Despite the national economic downturn and diminishing licensing revenue, the University of Colorado Technology Transfer Office expanded the university's tech portfolio in fiscal year 2008-09, Associate Vice President David N. Allen told the CU Board of Regents last week.
"The recession has had a dampening effect on us," Allen said during the regents' Sept. 16 meeting in Boulder.
Even so, fiscal year 2008-09 proved to be the TTO's best yet for new invention disclosures, especially in the field of renewable energy, Allen said.
Allen told the regents that CU is one of the top U.S. universities when it comes to startup companies. Over the past five years, technology based on CU research has led to the creation of 51 companies. Of those, 44 are operational, and 42 have operations in Colorado, he said.
Bioscience-related inventions continue to dominate the university's tech portfolio. TTO reports that three drugs based on CU research have been approved by the Federal Drug Administration to treat rheumatoid arthritis, macular degeneration and adult shingles. Also, 21 drugs remain in clinical trials and more than 100 therapeutic, diagnostic and medical device technologies are in the preclinical development pipeline.
Allen said CU's patent portfolio continues to grow. He said the TTO experienced a slight budget contraction for new patent filings, but the loss is more than offset by strong patent reimbursements from licenses. Because of exclusive options and licenses, and the creation of companies, "our performance in these areas places CU TTO at a nationally prominent level," Allen said in his annual report. He said the TTO also has built productive relationships via partnerships with Colorado-based incubators, business advisers, investors and entrepreneurs.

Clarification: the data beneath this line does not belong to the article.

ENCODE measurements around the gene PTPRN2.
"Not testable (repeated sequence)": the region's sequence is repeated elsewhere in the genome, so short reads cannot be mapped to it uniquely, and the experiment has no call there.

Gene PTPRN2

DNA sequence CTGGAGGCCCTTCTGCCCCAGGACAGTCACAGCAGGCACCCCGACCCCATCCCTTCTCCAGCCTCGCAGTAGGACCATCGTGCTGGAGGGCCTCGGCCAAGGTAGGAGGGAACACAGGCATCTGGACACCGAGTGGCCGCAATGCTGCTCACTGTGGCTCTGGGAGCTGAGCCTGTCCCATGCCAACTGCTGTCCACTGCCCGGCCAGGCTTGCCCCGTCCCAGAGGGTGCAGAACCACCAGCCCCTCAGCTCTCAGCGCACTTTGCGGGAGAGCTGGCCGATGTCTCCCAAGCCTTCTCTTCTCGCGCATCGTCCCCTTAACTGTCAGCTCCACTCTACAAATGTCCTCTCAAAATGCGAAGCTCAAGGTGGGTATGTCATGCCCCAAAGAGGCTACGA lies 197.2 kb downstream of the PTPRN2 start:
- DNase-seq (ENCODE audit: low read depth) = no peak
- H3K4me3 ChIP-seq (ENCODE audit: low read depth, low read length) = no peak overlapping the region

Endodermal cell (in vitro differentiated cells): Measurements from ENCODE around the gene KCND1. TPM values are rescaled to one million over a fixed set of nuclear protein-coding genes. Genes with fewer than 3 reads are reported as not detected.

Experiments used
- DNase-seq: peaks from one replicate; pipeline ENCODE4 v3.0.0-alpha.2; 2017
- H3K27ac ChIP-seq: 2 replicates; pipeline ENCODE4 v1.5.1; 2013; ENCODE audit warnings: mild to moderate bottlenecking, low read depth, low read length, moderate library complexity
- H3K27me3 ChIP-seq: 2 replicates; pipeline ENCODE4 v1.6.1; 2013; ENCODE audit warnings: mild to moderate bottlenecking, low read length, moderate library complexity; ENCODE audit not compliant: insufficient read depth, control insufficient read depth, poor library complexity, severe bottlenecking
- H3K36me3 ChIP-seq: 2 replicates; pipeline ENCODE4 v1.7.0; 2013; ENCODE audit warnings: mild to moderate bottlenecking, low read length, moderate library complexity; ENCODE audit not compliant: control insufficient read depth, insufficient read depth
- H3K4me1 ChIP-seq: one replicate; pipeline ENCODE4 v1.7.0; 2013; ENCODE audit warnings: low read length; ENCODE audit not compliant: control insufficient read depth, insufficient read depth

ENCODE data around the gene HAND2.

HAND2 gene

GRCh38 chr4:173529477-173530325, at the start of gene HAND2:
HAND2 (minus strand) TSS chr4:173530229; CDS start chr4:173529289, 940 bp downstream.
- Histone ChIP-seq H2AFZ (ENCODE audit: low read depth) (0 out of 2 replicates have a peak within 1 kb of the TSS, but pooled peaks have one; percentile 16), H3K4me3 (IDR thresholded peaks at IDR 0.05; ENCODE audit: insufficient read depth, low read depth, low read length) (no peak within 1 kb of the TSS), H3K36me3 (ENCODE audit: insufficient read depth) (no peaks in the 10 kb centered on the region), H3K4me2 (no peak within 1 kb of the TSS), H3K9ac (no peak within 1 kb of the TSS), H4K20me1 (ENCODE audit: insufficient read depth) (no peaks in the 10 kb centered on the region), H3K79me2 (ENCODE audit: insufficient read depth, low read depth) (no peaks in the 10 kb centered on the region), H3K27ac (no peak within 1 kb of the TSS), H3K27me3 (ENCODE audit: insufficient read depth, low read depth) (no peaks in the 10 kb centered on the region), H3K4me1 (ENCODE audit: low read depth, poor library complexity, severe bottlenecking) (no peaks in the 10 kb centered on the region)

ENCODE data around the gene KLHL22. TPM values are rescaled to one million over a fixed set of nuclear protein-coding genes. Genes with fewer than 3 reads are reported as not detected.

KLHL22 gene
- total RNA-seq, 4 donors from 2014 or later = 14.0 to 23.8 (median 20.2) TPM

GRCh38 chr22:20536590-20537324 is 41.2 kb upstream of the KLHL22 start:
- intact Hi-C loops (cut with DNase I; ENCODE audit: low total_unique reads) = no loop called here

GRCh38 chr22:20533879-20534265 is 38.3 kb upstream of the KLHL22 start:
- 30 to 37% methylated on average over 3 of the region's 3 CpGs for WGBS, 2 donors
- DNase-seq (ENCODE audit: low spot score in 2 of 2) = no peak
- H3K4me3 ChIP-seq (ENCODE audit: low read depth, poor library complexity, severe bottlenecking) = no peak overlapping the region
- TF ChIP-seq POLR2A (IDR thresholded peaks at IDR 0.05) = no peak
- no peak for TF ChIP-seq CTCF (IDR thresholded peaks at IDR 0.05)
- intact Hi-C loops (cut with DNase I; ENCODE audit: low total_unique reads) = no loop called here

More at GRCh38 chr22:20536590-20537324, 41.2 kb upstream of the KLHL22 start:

On the downside, the TTO has reported anticipated revenue decline over the past two years based on the expiration of a key patent estate. The predicted revenue decline was amplified by the national economic recession.
"As the recession continued, licensee product sales slowed, licensee development programs were curtailed, and financing ground to a near standstill," he said.
Allen said the TTO's 2008-09 revenue of $4.4 million was the lowest level in several years; the office drew down $916,000 from a treasury loan to offset the drop. The office does not expect its annual licensing revenue to cover its operating expenses for the next two to three years, and plans to draw from the remainder of the treasury loan and its long-term investment account.
Despite the hardships, Allen said TTO's internal and external customers and stakeholders could expect "a continued high level of service."